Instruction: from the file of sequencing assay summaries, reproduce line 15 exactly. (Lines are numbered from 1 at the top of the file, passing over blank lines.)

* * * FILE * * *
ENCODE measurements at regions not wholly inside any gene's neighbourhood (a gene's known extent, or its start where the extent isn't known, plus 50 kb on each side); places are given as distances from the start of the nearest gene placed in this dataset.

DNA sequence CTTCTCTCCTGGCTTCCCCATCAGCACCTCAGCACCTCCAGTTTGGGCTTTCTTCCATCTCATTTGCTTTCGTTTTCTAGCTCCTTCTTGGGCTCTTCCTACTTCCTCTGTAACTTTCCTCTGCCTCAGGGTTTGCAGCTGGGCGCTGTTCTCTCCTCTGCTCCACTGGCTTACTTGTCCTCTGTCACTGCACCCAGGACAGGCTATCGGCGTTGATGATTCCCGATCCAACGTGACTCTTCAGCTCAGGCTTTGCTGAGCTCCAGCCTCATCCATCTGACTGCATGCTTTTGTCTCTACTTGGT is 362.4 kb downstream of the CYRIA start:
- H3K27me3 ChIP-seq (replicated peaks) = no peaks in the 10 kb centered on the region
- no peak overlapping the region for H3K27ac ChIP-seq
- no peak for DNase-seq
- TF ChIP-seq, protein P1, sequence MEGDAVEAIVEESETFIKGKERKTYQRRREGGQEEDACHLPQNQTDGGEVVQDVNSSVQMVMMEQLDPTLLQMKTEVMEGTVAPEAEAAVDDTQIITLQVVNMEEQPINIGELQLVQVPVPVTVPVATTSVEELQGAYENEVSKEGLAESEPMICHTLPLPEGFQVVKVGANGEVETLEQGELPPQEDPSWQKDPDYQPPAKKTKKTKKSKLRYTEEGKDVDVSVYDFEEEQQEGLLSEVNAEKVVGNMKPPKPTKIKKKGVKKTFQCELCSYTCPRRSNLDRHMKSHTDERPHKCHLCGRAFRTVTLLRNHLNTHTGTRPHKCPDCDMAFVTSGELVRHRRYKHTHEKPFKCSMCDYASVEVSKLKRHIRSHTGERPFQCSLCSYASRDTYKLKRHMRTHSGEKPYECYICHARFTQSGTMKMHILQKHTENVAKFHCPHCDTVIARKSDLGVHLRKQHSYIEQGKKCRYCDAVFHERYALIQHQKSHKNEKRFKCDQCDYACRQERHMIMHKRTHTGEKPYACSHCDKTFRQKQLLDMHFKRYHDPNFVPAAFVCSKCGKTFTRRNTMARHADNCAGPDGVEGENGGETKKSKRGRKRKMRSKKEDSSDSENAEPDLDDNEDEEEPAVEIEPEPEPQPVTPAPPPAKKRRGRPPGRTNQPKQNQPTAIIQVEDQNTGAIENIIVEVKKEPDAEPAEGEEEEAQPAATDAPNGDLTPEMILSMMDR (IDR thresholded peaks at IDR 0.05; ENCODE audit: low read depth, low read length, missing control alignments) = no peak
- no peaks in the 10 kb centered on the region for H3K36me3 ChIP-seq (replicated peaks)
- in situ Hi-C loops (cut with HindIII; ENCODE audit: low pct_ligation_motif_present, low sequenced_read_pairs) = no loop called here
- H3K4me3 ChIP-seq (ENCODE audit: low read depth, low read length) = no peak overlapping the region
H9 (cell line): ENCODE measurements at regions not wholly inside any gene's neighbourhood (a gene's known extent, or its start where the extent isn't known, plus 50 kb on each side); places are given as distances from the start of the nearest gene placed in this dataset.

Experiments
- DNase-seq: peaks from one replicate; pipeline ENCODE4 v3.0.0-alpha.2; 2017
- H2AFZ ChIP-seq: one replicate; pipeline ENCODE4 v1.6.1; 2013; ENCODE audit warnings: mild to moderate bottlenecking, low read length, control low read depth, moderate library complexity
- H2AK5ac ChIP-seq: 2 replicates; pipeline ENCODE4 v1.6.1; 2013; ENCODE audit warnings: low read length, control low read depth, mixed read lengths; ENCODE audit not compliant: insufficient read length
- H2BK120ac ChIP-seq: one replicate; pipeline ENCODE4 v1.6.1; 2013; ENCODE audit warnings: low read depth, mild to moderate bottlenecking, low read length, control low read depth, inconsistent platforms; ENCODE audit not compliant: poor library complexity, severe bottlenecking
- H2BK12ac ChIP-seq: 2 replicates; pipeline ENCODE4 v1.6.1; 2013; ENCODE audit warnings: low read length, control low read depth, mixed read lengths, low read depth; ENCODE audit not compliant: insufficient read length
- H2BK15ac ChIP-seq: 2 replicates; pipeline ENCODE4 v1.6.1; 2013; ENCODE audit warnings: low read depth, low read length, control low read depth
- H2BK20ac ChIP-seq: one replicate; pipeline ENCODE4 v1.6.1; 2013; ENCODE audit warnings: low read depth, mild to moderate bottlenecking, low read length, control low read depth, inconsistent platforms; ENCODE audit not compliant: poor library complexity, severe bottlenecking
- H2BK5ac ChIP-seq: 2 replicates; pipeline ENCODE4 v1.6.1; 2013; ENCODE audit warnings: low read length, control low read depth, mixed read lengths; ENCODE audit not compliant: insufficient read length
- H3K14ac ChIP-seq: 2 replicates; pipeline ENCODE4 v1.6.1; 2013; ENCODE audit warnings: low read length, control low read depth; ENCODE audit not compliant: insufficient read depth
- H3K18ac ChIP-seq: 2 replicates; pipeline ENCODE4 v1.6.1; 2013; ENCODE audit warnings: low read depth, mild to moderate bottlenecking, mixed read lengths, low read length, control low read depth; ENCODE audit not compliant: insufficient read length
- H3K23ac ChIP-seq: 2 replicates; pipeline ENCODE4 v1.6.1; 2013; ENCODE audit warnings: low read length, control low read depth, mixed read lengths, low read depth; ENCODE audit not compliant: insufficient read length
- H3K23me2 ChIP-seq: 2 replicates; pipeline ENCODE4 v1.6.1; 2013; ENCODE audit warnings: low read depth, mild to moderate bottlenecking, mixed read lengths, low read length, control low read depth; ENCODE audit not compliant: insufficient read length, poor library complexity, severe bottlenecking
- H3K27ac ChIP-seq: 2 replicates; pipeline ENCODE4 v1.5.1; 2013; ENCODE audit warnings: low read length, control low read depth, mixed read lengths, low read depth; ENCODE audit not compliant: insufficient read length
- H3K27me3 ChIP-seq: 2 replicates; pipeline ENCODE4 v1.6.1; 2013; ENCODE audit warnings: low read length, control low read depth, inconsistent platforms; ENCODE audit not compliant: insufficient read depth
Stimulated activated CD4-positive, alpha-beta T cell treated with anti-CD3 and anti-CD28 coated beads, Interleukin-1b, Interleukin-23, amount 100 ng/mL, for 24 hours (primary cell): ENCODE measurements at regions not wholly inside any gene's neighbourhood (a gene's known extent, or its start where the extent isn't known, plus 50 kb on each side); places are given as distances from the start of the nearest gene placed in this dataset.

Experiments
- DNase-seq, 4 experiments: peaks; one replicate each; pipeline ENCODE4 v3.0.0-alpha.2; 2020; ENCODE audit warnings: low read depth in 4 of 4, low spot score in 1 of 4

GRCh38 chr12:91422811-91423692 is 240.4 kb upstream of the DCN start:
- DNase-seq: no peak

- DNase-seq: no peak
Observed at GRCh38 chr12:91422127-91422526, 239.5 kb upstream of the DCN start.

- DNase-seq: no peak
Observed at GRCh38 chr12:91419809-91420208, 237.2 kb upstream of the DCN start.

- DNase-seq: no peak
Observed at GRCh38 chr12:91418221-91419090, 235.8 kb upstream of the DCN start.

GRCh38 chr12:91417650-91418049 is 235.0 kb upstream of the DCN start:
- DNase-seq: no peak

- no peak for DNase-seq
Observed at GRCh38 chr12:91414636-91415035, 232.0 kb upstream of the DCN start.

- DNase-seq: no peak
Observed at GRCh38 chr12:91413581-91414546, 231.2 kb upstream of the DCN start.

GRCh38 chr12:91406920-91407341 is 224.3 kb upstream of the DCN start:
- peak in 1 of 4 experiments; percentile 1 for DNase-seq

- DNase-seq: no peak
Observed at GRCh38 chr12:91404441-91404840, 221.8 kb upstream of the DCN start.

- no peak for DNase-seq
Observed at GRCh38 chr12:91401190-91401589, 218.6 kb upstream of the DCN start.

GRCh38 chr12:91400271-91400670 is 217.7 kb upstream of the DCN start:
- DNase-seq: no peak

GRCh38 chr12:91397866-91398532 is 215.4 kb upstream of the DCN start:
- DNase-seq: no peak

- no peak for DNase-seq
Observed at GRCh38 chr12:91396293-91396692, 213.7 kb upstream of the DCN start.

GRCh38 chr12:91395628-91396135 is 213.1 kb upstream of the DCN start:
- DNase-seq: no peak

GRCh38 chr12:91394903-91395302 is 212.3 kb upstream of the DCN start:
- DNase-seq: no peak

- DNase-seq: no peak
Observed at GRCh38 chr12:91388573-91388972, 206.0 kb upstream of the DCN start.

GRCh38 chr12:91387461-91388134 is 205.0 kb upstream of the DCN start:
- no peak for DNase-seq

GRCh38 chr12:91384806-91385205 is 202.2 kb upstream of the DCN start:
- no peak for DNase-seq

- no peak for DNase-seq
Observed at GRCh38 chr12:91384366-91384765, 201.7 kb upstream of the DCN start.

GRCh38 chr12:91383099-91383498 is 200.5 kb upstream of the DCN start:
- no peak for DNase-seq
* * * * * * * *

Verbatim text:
- H2BK120ac ChIP-seq: one replicate; pipeline ENCODE4 v1.6.1; 2013; ENCODE audit warnings: low read depth, mild to moderate bottlenecking, low read length, control low read depth, inconsistent platforms; ENCODE audit not compliant: poor library complexity, severe bottlenecking